Report on the Compulsory Care Survey Results 2020

In September 2020, Civil Rights Defenders and the Swedish National Association for Social and Mental Health (RSMH) sent out a survey to map how human rights are complied with within compulsory care. The survey is intended for those who have personal experience of compulsory care in Sweden, are currently or have been under compulsory care in a locked institution during the last five years. Today, on World Mental Health Day, we launch the report with results from the survey.

Read the report in Swedish here.

This year’s respondents testify to lack of access to information. 46 per cent of the respondents state that they lacked information on how to appeal deprivation of liberty. 37 per cent stated that they lacked information on their right to a legal representative. The survey also shows a difference in access to information between men and women. For example, more men than women have stated that they had access to information.

“The fact that such a high proportion of respondents testify to lacking access to information is very serious since people in compulsory care are not given the conditions or opportunities to protect their human rights or know where to complain if their rights have been violated”, says Annika Åkerberg, Senior Legal Advisor at Civil Rights Defenders.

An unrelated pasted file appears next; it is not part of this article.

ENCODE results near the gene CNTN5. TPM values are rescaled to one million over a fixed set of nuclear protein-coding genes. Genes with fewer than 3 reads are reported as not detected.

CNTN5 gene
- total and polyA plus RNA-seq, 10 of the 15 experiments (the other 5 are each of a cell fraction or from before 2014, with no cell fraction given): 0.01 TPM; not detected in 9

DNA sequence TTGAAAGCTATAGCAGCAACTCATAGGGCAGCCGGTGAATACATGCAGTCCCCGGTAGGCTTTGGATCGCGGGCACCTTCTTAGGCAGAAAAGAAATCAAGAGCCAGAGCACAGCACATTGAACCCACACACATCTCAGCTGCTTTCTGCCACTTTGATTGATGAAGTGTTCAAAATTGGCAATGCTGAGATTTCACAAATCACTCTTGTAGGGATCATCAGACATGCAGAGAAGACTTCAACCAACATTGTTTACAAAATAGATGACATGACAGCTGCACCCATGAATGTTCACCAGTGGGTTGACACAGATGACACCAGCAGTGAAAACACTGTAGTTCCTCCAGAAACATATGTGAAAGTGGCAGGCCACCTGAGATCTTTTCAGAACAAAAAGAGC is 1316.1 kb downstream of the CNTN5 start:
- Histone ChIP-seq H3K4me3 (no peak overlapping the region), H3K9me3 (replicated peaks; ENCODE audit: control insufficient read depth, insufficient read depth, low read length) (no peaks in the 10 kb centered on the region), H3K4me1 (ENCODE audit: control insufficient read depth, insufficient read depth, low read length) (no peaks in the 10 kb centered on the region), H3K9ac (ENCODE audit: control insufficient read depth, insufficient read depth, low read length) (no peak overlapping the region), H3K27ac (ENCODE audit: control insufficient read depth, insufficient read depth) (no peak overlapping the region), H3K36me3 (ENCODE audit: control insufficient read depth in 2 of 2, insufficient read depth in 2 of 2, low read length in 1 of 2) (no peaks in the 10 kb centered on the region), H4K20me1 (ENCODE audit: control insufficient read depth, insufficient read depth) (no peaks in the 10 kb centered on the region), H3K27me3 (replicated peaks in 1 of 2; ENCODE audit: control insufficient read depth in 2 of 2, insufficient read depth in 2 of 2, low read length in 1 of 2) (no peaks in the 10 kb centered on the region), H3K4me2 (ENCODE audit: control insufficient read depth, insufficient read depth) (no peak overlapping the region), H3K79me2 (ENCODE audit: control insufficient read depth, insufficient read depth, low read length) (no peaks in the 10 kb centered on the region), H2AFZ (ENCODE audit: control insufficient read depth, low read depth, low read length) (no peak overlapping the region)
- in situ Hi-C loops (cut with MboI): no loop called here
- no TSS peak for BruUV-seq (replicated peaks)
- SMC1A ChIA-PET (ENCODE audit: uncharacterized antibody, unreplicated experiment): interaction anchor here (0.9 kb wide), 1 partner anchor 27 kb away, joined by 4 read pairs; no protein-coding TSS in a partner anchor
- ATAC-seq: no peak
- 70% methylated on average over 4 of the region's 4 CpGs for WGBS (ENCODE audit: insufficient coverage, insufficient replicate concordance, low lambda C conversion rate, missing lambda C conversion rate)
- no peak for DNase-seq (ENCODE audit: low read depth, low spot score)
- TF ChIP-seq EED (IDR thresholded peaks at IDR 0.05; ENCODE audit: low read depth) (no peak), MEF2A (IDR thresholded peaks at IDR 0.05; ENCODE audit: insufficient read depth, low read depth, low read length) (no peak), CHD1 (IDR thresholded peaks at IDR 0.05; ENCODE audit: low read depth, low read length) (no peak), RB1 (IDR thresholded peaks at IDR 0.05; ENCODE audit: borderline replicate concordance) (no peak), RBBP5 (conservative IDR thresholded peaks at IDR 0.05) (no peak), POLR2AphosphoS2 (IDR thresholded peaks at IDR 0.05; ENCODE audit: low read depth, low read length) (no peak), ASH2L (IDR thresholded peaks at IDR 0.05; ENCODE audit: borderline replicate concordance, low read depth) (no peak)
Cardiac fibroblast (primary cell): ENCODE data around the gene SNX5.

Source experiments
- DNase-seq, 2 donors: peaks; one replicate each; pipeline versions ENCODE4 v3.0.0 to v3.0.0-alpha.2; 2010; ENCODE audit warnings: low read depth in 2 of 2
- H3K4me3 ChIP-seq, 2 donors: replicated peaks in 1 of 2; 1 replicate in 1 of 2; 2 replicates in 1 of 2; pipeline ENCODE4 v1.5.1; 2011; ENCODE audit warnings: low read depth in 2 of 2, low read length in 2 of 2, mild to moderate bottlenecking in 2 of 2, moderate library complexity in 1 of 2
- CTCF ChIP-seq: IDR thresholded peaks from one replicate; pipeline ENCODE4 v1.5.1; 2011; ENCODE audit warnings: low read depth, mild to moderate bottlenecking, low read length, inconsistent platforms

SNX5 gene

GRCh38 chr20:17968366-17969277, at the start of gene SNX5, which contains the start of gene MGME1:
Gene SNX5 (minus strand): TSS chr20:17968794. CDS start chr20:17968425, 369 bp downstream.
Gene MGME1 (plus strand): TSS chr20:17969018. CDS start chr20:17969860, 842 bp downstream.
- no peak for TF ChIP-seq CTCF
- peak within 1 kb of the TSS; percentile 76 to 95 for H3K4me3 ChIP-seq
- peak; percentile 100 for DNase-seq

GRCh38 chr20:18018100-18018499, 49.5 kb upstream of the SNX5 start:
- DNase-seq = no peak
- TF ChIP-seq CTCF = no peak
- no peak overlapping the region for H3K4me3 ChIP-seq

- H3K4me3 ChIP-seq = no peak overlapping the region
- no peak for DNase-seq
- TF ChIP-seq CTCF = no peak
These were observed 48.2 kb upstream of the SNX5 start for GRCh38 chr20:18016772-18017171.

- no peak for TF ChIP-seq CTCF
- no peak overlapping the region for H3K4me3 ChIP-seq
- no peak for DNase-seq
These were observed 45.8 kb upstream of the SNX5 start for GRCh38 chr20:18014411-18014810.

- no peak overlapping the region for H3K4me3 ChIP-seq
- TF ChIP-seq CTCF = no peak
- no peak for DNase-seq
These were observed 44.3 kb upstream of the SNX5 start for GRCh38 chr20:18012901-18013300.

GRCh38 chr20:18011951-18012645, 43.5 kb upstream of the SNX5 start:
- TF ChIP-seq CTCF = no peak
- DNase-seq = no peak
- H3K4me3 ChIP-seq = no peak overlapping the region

The survey also shows that 59 per cent of the respondents felt that the use of force was not necessary, which raises the question of whether the care has taken the patient’s human rights into account or adopted any human rights-based approach.

About the compulsory care survey

The survey will be sent out during the same period (1–15 September) annually. In this way, we are able to follow how the situation develops over time. The report will be launched on World Mental Health Day 10 October every year. The purpose of the survey is to map human rights in compulsory care and give individuals the opportunity to make their voices heard. The survey is intended for those who have had any personal experience of compulsory care in Sweden during the last five years. The survey consists of questions about the care you received as well as questions regarding what information you received concerning your rights, if you had access to legal aid, how you experienced the detention, and your level of perceived safety and security while detained.

About compulsory care

Compulsory care means that a person is admitted and cared for in an institution where the person is not allowed to leave, with the reason being that the person is so ill there is a risk to their own or someone else’s health or life. Compulsory care includes psychiatric and forensic psychiatric care, juvenile detention and rehabilitation compulsory care.

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